Appeals from judgment of Court of Common Pleas of Montgomery County, Nov. T., 1969, Nos. 69-15899, 69-15941, 69-15942, and 70-4779, in case of Girard Trust Bank v. Bernard J. O'Neill and Theresa O'Neill, Edward J. O'Neill, Robert J. O'Neill and Joan B. O'Neill, and Timothy J. O'Neill and Elizabeth A. O'Neill.
Joseph G. Manta, with him James M. Marsh, and LaBrum and Doak, for appellants.
Michael O'S. Floyd, with him Jack B. Justice, and Drinker, Biddle & Reath, for appellee.
Wright, P. J., Watkins, Montgomery, Jacobs, Hoffman, Spaulding, and Cercone, JJ. Opinion by Hoffman, J. Watkins and Montgomery, JJ., dissent.
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This case concerns appellee's Girard Bank and Trust Company (Girard) attempt to recover on surety agreements executed in 1958 by each of the appellants. These agreements in relevant part provided that appellants become "'surety' to (Girard) for . . . all liabilities . . ., now or hereafter contracted or acquired by (their family corporation, Soap Specialties, Inc.)."
In 1968, Soap Specialties filed a voluntary petition in bankruptcy. Subsequently, Girard, pursuant to its own creditor's petition received for collection the company's accounts receivable. Girard wrote off a substantial portion of these accounts as being uncollectible and then asserting the surety agreements sued appellants. Summary judgment in this action was entered for Girard. This appeal followed.
Appellants argue that the lower court incorrectly ruled that they could not challenge Girard's exercise of reasonable diligence and care in the collection of the assigned accounts receivable.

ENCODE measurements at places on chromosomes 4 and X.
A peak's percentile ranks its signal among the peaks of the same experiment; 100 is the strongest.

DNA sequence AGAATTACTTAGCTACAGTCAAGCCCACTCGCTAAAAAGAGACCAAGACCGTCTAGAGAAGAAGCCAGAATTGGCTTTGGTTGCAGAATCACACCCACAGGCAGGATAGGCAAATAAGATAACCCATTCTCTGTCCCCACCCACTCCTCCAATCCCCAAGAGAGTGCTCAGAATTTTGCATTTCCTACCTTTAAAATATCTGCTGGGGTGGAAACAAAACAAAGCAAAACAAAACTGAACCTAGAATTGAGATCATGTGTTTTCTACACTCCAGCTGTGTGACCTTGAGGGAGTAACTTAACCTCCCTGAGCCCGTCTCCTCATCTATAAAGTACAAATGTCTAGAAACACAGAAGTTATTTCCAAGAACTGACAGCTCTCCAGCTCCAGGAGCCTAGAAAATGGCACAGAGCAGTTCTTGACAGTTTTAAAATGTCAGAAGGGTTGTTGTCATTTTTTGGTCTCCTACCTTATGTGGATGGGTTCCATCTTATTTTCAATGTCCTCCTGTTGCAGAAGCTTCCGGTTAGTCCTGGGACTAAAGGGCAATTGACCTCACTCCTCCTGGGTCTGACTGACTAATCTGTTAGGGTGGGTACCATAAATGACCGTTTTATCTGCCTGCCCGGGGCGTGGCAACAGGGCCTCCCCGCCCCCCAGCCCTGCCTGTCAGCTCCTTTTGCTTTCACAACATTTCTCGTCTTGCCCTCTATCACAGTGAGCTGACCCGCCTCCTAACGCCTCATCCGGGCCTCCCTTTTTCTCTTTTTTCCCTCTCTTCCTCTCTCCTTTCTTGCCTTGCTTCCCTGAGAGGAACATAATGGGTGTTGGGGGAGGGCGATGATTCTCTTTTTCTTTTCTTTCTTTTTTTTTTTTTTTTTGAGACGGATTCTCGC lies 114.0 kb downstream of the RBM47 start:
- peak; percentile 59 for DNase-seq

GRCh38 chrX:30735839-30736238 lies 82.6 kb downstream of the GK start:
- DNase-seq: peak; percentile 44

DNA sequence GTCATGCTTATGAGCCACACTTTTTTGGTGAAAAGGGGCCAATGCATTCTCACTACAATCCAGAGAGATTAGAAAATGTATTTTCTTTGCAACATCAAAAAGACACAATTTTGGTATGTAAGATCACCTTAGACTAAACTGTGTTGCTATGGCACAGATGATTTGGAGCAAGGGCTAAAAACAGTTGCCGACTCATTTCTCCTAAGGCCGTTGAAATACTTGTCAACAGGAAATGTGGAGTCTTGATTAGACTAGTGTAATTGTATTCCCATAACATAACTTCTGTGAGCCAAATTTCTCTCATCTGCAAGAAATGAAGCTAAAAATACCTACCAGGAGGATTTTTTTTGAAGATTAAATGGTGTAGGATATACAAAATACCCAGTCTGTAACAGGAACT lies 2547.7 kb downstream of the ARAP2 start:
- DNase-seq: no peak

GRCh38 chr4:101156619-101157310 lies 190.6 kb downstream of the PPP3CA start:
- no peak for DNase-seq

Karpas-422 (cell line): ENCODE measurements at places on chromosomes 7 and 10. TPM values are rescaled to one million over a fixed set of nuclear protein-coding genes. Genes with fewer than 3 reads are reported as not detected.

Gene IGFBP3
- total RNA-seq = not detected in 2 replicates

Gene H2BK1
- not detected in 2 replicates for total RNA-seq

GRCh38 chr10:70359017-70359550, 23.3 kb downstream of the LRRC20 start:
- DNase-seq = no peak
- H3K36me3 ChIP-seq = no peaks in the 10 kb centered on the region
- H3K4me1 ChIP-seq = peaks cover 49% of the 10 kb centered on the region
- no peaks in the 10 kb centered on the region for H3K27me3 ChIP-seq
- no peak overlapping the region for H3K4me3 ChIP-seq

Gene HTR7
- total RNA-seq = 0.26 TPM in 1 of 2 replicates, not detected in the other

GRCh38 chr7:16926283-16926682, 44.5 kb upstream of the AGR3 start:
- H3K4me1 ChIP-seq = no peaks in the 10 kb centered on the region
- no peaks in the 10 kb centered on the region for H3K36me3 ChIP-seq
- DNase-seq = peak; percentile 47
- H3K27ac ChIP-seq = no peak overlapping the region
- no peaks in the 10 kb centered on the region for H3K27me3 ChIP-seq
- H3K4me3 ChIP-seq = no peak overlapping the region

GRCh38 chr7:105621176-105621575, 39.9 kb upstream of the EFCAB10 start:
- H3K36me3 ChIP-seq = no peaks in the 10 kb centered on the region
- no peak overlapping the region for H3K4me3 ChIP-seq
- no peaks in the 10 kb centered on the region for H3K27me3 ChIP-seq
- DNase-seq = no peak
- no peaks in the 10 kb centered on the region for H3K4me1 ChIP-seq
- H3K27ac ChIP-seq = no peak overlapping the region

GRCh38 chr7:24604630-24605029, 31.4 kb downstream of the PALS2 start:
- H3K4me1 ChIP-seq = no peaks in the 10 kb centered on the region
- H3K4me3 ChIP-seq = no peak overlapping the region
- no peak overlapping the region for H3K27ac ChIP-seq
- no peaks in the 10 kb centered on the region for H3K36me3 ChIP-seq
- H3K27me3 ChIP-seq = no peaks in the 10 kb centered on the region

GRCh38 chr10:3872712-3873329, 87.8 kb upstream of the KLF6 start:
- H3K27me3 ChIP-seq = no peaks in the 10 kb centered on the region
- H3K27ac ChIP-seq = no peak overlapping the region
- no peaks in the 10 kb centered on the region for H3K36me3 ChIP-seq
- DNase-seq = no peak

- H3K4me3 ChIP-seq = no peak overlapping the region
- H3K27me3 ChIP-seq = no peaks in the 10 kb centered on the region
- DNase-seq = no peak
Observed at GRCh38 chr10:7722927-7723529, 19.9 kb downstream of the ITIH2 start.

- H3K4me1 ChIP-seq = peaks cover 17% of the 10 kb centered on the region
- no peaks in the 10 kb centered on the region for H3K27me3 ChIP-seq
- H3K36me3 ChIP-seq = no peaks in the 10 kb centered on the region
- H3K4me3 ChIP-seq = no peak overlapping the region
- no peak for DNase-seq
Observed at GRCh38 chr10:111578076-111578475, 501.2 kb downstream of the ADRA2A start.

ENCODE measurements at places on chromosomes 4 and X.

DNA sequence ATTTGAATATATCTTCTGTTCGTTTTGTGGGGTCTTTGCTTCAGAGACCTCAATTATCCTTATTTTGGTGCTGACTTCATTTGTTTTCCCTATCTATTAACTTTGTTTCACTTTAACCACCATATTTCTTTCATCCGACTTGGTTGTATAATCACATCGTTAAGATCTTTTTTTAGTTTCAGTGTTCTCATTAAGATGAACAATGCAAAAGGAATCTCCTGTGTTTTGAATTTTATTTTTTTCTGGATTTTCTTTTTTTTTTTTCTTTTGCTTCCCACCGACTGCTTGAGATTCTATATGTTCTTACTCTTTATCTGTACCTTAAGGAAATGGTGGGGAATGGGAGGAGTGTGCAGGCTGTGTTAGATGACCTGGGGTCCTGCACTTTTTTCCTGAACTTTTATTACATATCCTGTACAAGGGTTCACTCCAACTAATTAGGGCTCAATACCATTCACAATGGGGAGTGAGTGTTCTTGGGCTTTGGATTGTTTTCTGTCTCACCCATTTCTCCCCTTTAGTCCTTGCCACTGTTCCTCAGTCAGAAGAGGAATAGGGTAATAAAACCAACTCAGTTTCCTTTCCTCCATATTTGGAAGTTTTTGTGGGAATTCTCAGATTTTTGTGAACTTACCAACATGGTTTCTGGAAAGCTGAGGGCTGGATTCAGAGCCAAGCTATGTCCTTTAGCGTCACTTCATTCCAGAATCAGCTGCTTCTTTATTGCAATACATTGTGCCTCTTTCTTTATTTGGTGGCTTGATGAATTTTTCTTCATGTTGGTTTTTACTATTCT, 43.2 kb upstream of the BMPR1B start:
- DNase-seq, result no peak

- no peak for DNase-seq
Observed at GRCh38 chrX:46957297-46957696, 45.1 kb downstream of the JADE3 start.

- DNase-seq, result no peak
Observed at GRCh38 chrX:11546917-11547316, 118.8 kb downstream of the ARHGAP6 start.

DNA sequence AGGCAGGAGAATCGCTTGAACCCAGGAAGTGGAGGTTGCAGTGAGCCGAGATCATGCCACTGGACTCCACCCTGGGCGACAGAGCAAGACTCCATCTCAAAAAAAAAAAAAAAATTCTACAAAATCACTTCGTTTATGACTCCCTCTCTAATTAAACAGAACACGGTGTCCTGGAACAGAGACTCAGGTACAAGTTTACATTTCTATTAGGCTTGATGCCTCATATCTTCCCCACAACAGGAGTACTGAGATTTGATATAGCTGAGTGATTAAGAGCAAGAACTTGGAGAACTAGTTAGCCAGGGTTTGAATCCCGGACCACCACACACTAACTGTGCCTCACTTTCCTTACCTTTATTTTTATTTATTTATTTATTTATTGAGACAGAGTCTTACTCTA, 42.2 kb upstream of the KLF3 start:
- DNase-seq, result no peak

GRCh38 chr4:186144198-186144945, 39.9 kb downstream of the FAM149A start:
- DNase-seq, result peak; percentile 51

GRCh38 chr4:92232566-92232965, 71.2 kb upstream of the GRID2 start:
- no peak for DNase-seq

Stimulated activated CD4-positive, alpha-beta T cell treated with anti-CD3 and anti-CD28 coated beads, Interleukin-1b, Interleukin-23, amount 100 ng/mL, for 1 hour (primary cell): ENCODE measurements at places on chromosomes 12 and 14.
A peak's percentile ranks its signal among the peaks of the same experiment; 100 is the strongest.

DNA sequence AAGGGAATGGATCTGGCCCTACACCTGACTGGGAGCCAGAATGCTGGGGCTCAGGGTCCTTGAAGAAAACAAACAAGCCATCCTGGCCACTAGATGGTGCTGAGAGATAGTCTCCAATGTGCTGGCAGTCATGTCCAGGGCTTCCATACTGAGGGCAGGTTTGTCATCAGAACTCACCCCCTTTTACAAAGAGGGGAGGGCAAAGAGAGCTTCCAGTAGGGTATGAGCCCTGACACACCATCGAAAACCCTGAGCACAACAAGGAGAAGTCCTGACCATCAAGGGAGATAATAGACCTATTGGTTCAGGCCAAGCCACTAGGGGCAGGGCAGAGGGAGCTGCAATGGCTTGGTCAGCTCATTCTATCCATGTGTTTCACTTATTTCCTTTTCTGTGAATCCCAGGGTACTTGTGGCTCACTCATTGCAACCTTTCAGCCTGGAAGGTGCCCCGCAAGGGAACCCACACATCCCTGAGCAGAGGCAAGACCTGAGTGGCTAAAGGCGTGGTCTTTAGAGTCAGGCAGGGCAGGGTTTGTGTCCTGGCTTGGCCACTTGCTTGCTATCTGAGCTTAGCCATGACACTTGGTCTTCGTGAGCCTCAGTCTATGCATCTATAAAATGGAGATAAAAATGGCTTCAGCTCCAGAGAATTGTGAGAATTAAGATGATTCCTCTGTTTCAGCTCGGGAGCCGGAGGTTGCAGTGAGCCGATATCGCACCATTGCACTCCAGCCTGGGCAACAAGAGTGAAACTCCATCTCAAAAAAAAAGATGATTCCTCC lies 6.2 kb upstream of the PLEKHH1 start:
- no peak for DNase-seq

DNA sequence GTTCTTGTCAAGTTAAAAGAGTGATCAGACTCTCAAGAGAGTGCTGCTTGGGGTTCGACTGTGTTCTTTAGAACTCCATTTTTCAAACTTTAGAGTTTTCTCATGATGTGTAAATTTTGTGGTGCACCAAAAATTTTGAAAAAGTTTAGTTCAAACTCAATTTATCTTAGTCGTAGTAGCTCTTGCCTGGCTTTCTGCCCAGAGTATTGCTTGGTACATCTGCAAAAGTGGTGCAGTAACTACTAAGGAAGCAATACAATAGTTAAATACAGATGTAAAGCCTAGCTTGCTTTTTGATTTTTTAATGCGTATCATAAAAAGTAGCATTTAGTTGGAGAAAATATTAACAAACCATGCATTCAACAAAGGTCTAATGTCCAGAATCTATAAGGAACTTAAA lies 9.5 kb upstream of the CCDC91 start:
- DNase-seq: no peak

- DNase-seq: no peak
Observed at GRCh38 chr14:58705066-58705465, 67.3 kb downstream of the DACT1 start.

The lower court found that "according to the terms of the Suretyship Agreements, defendants authorized Bank to exchange or surrender any property pledged by Soap, renew or change the terms of any of Soap's liabilities, or waive any of its rights or remedies against Soap. By these provisions, Bank was authorized to surrender completely its lien upon Soap's accounts receivable. Therefore, assuming arguendo that Bank was negligent in collecting Soap's accounts receivable, defendants cannot now complain thereof."
In support of its position the lower court relied upon Continental Leasing Corp. v. Lebo, 217 Pa. Superior Ct. 356, 272 A.2d 193 (1970). In Continental the creditor brought suit against sureties after the debtor became bankrupt. The sureties defended on the basis that the creditor had impaired its security by failing to perfect certain security interests pursuant to the
[ 219 Pa. Super. Page 366]
Uniform Commercial Code. The lower court relying upon Section 132 of the Restatement of the Law of Security*fn1 permitted this defense notwithstanding that the surety agreement provided that the sureties' liability shall not be reduced by any releases of security.
On appeal, we recognized the general applicability of Section 132 of the Restatement. We found, however, that the surety failed to protect himself as he did not request the creditor to perfect the security interest, the effect of which would have been to release the surety of the ultimate ...